During one of my recent security testing, I came across a
very interesting scenario where some token was passing using GET requests. Of course
I can sense some interesting things here. For the protection, this application
was having almost all security headers that you will find in modern web
One of the headers that grab my attention was CSP.
For those who don’t know what is CSP can go through this good
Mozilla CSP Read
In simple word, CSP is used to prevent attacks like XSS, mix
content security issues or things that lead to code injection into trusted
Talking about in my target I noticed headers like.
'self' https://*.xyz.com https://www.xyz.com 'unsafe-inline';img-src https:
data:;object-src 'none'; report-uri /upload/content/info/data/csp?parameter=tokens
Xyz.com we can see it was pulling the token in GET
request and embedding to headers into report-uri directive of their CSP. So if we inject
anything there it will go into csp part.
There is a nice write up where I read about a similar case so I thought of trying something similar .so I
used the semicolon and dash symbol to
inject into CSP.
default-src 'self' https://*.xyz.com https://www.xyz.com 'unsafe-inline';img-src
https: data:;object-src 'none'; report-uri /upload/content/info/data/csp?parameter=tokens;-abc
Now that it's working let's create POC. Chrome by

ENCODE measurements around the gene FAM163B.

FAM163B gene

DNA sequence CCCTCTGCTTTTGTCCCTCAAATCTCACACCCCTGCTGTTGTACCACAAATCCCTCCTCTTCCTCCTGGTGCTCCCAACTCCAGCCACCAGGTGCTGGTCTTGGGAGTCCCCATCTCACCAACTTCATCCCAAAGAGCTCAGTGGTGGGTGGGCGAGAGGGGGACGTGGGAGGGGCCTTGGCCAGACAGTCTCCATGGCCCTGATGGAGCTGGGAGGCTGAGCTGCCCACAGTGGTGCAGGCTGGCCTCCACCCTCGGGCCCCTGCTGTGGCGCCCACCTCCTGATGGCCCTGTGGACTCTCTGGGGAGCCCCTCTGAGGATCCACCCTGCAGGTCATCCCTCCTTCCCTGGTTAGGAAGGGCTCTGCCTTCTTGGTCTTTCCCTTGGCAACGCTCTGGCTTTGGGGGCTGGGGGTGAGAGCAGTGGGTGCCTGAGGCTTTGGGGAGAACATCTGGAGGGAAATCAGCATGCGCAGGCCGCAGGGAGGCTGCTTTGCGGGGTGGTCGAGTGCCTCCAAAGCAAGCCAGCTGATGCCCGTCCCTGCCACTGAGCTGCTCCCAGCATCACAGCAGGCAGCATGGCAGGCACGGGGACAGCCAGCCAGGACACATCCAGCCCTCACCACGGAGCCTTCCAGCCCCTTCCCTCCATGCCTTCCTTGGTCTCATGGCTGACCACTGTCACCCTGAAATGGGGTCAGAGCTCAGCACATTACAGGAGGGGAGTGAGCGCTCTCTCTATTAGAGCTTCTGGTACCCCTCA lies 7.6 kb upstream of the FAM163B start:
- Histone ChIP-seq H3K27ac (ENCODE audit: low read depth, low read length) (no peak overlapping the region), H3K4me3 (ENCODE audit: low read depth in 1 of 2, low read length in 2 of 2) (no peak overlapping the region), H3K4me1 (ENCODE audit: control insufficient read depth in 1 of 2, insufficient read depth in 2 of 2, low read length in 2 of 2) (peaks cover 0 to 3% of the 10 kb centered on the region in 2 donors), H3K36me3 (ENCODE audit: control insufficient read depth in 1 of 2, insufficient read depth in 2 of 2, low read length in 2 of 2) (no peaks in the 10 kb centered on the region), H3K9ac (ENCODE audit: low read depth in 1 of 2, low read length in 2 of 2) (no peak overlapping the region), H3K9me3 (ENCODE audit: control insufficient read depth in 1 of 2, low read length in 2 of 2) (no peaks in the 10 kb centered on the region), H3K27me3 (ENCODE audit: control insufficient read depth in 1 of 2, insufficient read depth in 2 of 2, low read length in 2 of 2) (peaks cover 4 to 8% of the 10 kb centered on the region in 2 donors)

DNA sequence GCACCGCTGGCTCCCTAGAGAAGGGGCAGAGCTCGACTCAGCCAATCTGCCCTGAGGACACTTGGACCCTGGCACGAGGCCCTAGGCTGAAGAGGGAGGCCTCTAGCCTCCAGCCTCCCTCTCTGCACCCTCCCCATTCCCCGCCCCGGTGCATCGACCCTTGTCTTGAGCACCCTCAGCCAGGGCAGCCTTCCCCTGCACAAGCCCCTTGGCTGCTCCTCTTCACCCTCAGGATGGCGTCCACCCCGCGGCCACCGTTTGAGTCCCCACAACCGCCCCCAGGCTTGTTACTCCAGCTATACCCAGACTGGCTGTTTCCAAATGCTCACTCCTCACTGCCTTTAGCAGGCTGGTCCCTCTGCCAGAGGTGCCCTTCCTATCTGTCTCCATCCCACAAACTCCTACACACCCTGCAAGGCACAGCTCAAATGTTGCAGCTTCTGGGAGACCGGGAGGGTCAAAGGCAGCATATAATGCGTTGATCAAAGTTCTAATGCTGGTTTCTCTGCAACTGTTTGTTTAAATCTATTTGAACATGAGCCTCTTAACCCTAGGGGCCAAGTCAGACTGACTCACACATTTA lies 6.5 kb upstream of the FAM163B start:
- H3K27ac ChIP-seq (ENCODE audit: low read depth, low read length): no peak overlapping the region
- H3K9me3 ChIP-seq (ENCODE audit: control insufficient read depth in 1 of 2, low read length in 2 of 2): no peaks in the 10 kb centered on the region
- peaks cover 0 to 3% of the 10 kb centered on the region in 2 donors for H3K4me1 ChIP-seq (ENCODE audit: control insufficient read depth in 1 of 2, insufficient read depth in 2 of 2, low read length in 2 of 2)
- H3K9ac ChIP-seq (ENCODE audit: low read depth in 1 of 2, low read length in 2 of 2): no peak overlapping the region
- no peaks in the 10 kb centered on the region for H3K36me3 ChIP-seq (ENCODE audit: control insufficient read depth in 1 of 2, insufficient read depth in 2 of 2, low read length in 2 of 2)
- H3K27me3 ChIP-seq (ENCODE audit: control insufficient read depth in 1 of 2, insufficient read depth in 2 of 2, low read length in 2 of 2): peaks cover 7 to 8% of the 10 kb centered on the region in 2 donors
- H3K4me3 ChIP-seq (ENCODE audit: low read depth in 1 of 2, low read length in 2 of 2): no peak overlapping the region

default ignores invalid directives and we have our injection point is getting
embedded to end of the policy.so let's override the directives.
Well, many directives needed a hit
and trial approach. Like
directive-name = "script-src-elem"
directive-name = "img-src"
directive-name = "object-src"
and many checks here
you can use any directives that work for you. I used one of
The script-src-Elem directive
applies to all script requests and script blocks. Attributes that execute
script (inline event handlers) are controlled via script-src-attr. So as per our desired policy to attack would be.
'none'; script-src-attr 'unsafe-inline'
<img src=X onerror="alert('Can run happily')">demo</a>
This directive overwrite existing script-src (which
most directives behave)so you can bypass CSP easily.
The interesting thing about this directive is
that it will overwrite existing script-src directives! So you can use it to
bypass CSP provided you have policy injection
So the payload will be
so just by implementing the security doesn’t always
help to make your product secure, of course, it adds a defense level but not 100%
.hope you liked it.
Thanks for reading have a nice time ahead.